ThinkBoxly is the personal developer blog of Lucas Chasteen, author, programmer, artist, and always learning. Read more

Sunday, January 13, 2013

My Favorite Thing at CES 2013

In case you were not aware, this past week marked the 46th annual Consumer Electronics Show in Las Vegas. Tech companies from all over the world came to show off the latest and greatest of their ongoing developments (and occasionally, commercially available products), ranging in category from smartphones to refrigerators. If it runs on an electrical charge, you’ll find it at CES. So among all the bells and whistles, what was it that stood out to me as the best gadget (or gadget booth) at the show? The answer may actually surprise you!


Yup. You Read the header correctly. E-Ink was by far my favorite display at CES this year. If you aren’t familiar with the name, E-Ink is a display technology that electronically replicates the look of paper for a natural and comfortable viewing experience.

And why does this win my vote for Best of CES 2013?

Put simply, it’s because practically everything else demoed will be outdated by next year’s CES. Handheld gaming devices, smarter, higher-res TV sets, wider desktop monitors, smartphones, and the like are all a dime a dozen. Such ‘innovations’ come and go constantly. In five years’ time, who’s going to remember the tech showed off during the past week? How will it have changed the way people daily interact with technology? Most of it will certainly be forgotten, entirely replaced by something newer and better–a blip on the evolutionary timetable so many electronics fall prey to.

E-Ink, on the other hand, is the 21st century’s response to an industry standard that is hundreds of years old: paper. In five years, E-Ink may still be a rather under-appreciated technology, but it could very well end up being all around us just the same.

So, What’s New With E-Ink?

Of course, E-Ink is itself seeing some major improvements. Many are familiar with the technology and have been for years thanks to Amazon’s Kindle e-reader line of products, but so far all we’ve seen on such devices is grayscale, and only recently have we seen the advent of touch on E-Ink. In a way, it’s been like watching the paper of tomorrow in a beta state, and in the meantime our eyes can just get some relief while reading text–not much more.

Starting this year, however, E-Ink is approaching what could really be considered version 1.0, and that is what makes it so exciting. At long last we’re seeing color screens (with 4096 colors, for now), flexible screens, and a myriad new applications of E-Ink.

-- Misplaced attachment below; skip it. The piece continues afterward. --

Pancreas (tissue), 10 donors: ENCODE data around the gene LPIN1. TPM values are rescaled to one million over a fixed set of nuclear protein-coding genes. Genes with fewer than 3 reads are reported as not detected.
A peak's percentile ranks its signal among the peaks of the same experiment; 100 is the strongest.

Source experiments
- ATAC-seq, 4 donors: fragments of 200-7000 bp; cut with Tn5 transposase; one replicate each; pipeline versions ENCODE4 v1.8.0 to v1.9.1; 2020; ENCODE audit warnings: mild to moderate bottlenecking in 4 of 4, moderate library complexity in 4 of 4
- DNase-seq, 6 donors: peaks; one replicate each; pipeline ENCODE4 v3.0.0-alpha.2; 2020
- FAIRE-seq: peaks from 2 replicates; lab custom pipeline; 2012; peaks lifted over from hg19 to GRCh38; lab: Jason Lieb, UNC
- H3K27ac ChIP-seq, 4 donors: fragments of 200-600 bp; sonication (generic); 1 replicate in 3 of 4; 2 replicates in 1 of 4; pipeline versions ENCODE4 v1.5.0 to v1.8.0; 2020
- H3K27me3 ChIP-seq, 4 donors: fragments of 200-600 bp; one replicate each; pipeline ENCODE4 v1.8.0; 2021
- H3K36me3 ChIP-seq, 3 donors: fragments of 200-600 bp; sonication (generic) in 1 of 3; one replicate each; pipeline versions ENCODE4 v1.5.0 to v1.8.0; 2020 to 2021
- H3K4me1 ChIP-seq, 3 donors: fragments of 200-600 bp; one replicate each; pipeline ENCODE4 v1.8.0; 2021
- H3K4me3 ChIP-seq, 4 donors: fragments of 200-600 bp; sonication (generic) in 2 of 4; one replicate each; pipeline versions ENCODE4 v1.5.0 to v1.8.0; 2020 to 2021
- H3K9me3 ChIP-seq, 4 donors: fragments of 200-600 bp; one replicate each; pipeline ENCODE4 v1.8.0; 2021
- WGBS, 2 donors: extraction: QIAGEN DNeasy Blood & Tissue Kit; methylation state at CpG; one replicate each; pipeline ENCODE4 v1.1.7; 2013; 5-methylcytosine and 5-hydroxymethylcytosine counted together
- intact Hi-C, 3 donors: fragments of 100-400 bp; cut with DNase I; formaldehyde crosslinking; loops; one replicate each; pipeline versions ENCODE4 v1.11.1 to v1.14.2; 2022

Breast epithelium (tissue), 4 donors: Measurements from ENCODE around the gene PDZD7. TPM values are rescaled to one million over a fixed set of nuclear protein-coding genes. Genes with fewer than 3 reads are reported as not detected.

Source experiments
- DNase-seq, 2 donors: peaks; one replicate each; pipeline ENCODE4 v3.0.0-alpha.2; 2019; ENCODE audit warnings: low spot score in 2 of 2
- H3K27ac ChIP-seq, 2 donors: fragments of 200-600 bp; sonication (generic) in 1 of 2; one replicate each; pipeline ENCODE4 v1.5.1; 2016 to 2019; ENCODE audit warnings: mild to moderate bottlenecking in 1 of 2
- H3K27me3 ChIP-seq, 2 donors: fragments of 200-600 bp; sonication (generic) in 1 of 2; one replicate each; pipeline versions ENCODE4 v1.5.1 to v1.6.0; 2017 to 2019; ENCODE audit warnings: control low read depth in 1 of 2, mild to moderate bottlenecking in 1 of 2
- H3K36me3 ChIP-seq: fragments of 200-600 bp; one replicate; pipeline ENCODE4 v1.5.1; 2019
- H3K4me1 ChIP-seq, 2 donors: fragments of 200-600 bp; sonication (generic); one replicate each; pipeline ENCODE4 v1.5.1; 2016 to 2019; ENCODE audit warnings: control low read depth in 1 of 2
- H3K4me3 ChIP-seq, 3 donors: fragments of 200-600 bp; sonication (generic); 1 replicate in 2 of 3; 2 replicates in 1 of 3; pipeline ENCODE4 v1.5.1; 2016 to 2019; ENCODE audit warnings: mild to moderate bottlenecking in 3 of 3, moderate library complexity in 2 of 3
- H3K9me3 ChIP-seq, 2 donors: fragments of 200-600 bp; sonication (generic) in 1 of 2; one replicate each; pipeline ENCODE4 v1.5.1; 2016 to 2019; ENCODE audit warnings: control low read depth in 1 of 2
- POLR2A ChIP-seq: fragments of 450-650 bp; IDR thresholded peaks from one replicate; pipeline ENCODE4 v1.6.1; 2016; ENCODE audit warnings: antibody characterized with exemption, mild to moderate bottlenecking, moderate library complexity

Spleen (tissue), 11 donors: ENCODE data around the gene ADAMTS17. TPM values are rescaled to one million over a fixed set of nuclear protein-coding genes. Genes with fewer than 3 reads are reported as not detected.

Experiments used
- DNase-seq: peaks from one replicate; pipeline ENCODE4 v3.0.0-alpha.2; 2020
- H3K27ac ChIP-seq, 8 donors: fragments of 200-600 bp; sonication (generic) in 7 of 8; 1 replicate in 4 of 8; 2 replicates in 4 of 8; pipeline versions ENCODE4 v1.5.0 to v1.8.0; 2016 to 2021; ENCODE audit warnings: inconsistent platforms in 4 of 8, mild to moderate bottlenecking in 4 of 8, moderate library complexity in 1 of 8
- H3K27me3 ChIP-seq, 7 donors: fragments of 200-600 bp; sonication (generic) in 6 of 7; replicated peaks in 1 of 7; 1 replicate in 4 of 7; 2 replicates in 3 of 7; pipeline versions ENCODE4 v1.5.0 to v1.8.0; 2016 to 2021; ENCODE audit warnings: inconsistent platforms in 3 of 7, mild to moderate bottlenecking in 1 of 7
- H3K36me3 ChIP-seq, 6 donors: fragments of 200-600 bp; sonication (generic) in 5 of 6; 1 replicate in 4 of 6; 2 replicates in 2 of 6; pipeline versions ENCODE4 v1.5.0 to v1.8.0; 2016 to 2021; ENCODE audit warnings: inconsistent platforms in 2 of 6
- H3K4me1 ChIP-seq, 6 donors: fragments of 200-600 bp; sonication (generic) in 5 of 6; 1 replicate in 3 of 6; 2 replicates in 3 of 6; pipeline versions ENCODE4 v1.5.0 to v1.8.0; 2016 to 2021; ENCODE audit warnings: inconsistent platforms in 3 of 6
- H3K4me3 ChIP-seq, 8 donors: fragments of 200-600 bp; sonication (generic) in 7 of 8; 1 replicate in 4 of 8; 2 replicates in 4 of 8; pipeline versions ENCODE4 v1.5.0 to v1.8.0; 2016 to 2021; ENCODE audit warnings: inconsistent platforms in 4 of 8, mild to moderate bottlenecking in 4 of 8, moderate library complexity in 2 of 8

Imagine for a moment picking up a newspaper, unfolding it to the sports page, and watching a video replay right on the newspaper, or seeing realtime weather info without pulling out your smartphone. It may still sound a little bit like science fiction, but with flexible E-Ink panels, the technology for it is basically already here today.

But who wants to read a newspaper anymore? Perhaps you’d prefer to just have such information with you all the time–like you do with your smartphone–only in a more convenient way? Well, we now have E-Ink watches that can last for 30 days on a single, 10-minute charge. At the moment they may literally just tell time, but the evolution of the E-Ink watch into a smartphone companion device or independent smartwatch itself is quite predictable, and quite possible with developing technology.

We’re talking wearable tech, people. Don’t tell me that doesn’t spark your imagination just a little bit. With such low power requirements, one day we might literally be able to indefinitely power such E-Ink devices with the light we are exposed to on a normal basis. With flexibility comes durability, as well as a plethora of new places to put screens that they simply couldn’t go before in purely rigid states. It’s all getting smaller, it’s all getting more powerful, it’s all getting more practical. E-Ink both enables and promotes such direction. It is not an end product to itself, no, but it is a core technology to drive other technologies. That is what makes it so exciting to me.

E-Ink technology isn’t going to get left behind when the next big thing comes along; it’s going to be right there, enabling the next big thing to be big in the first place.

Now, don’t misunderstand. I’m not predicting or advocating that E-Ink will take over all other types of displays. IPS, AMOLED, and the like are still very much necessary. However, even in our tech-saturated world today, we remain surrounded by paper and other simple objects that E-Ink can most certainly fill in for or augment. I expect E-Ink will one day be practically invisible, just like paper is today. We don’t marvel at it, or wonder about its availability, or treat it with great respect. It’s just paper. There’s always more of it. But with E-Ink in its place wherever possible, although it may be invisible, it will affect our everyday lives in extremely significant ways. How much is Tegra 4 or Oculus Rift going to affect the general population? As awesome as they are…not much.

So go ahead, take a look at the video below and see briefly what’s in store from E-Ink. I think you can tell I share LockerGnome's Chris Pirillo's enthusiasm.